PetaPixel

Accurate Photographic Recreations of Old Paintings That Feature Chairs

We’ve featured photographic recreations of old master paintings before, but usually they’ve focused on simple portraits rather than elaborate scenes. London-based photographer Maisie Broadhead went with the latter when doing her recent project “Taking the Chair.” Working with her mother Caroline, Broadhead selected seven fine art paintings that prominently feature a chair. The duo then tried to accurately recreate the details of the scene for photographs.

Here’s the painting that the above photograph was based on. It’s William Hogarth’s Marriage à-la-mode: 2. The Tête à Tête, which can be found at the National Gallery in London:

The description of the project on Broadhead’s website reads:

A joint project between Mother and daughter. ‘Taking the Chair’ is Caroline and Maisie Broadhead’s first major artistic collaboration. The collection includes Seven paintings by masters such as Vermeer, Velasquez and Magritte, in which a chair (usually empty) has a powerful presence. The chair is the point at which Caroline and Maisie’s work meets, showing seven of Maisie’s photographs, which feature seven of Caroline’s chairs, with image and object displayed alongside each other.

Taking the Chair by Maisie Broadhead (via Flavorwire)


Image credits: Photographs by Maisie Broadhead and used with permission


 
  • William Zhang

    I can only say that they are 70% similar, not ‘accurate’ enough

  • http://www.facebook.com/profile.php?id=1660547585 Craig Dickson

    It’s a cute stunt, but I wouldn’t call it art. It’s just imitation, and not even particularly good imitation.

  • http://twitter.com/kabalissima Boleslaw Bierut

    funny

  • http://www.facebook.com/joseph.molina.58 Joseph Molina

    why is imitation not art? If a cover of a song is art, then i dont see why this wouldnt be either.

  • rtfe

    taking a landscape/street/portrait shot will always be imitation…

  • Dikaiosune01

    One could just as easily say, all photography is imitation of reality. An imitation of how the light is interacting with the environment. It is different from a paining, where it is up to the painter (with the brush) to choose which strokes to make and not make.

  • rtfe

    painting is dead.

  • Candie

    I don’t believe painting is dead I believe theres to much tech in this world today theres no imagination and real appreciation for paintings, same as for art

  • Candie

    I also agree it imitates the painting.

  • rtfe

    true true, except there is now a mass surge of art. everyone is an artist. everyone has a camera or paints or makes noodle giraffes and gets likes for it. there is too much. the self-esteem generation has produced too many “artists”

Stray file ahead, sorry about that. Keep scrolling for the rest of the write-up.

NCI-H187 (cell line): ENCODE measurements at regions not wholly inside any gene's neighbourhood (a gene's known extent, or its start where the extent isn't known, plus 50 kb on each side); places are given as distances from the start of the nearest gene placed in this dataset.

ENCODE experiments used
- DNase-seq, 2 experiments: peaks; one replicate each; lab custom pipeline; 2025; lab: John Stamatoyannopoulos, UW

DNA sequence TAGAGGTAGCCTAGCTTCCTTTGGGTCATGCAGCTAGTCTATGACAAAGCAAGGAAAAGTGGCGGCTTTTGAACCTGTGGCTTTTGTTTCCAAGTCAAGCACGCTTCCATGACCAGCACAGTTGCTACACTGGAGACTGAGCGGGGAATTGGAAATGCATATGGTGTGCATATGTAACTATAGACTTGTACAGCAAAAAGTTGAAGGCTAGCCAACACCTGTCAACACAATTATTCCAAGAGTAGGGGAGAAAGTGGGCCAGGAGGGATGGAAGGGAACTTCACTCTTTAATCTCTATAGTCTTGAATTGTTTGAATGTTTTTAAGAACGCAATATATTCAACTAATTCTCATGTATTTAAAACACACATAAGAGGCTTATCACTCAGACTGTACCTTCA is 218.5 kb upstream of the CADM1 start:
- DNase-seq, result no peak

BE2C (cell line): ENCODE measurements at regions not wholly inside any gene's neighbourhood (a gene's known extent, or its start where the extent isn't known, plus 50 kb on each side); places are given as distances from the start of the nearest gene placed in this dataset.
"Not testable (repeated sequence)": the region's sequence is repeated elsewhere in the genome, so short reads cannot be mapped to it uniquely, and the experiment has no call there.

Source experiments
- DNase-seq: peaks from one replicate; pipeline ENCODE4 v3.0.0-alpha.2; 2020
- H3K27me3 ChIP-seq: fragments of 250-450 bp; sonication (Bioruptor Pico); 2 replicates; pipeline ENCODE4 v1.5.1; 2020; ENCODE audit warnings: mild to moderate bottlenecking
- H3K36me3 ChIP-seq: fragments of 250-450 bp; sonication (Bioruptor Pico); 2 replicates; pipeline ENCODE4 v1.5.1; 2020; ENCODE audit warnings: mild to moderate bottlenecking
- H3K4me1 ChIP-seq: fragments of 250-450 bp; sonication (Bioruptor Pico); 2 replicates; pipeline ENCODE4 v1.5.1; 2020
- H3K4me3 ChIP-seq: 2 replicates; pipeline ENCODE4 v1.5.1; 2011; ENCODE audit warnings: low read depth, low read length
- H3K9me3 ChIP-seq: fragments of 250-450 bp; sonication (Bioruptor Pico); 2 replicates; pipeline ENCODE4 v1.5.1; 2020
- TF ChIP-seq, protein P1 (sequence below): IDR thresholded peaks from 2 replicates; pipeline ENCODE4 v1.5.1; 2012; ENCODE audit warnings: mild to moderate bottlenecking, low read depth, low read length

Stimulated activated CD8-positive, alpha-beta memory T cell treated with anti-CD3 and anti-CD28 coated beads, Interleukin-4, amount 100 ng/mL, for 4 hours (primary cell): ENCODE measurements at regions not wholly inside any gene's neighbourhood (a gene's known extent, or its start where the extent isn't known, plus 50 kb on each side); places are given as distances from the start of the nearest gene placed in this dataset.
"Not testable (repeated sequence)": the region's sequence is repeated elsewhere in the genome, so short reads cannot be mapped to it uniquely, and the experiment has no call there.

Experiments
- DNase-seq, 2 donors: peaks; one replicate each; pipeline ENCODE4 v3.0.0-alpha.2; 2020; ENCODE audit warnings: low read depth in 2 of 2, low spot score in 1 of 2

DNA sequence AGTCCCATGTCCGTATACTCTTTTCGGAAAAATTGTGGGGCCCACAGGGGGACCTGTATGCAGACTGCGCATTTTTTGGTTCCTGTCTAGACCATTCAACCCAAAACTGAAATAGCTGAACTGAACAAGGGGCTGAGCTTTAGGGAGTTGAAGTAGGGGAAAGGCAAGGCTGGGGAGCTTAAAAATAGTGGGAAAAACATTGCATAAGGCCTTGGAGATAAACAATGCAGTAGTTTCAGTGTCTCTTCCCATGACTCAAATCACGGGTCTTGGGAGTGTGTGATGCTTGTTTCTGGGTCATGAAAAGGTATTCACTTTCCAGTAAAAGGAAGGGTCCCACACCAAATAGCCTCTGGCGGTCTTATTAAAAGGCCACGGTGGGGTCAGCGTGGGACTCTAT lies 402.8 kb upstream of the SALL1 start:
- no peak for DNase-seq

• http://www.richspencerphotography.com/ freeboprich

    Well apart from the post being mis-titled (there’s no inference anywhere else that these are supposed to be accurate reproductions – that’s missing the point entirely and I think you should re-title it, Mike), I think these are interesting reinterpretations with a great eye for lighting, texture and colour. This is not “imitation” in as much as it is a translation from one media to an entirely different media.
    Though I would disagree that the chair in the second Vermeer has any special presence as it’s largely covered up.

  • Thomas

    I believe the photographs bring to light just how artificial and posed the paintings are – something we often ignore, because we don’t think of painting as “natural” art. The pig’s head on the table, the baby held sideways… Captured this way it seems almost ridiculous. I agree that “recreations” is a rather unfortunate title, these are much more than that. Whether or not they do a good job in recreating the original painting is beside the point I think.

  • blahblahblah

    Who are any of you to say what qualifies as art or not? Stop complaining.

  • http://www.facebook.com/rick.booker.39 Rick Booker

    anyone who tries to define what is art and what is not doesn’t understand art at all. Go to Google, type in “what is art” and you will find 3,740,000,000 pages. When you read all those pages MAYBE you’ll have an idea what art is.

  • http://www.facebook.com/people/Pat-Powers/1288182132 Pat Powers

    I love this comment. What a smug little trollish thing to say. Clearly, the projects are motivated by a great love and respect for the Old Master paintings, and a great deal of intelligence and ingenuity went into them. But hey, trollish little guy has to say, “It’s not really art” and frankly, I wouldn’t trust his judgement at ALL.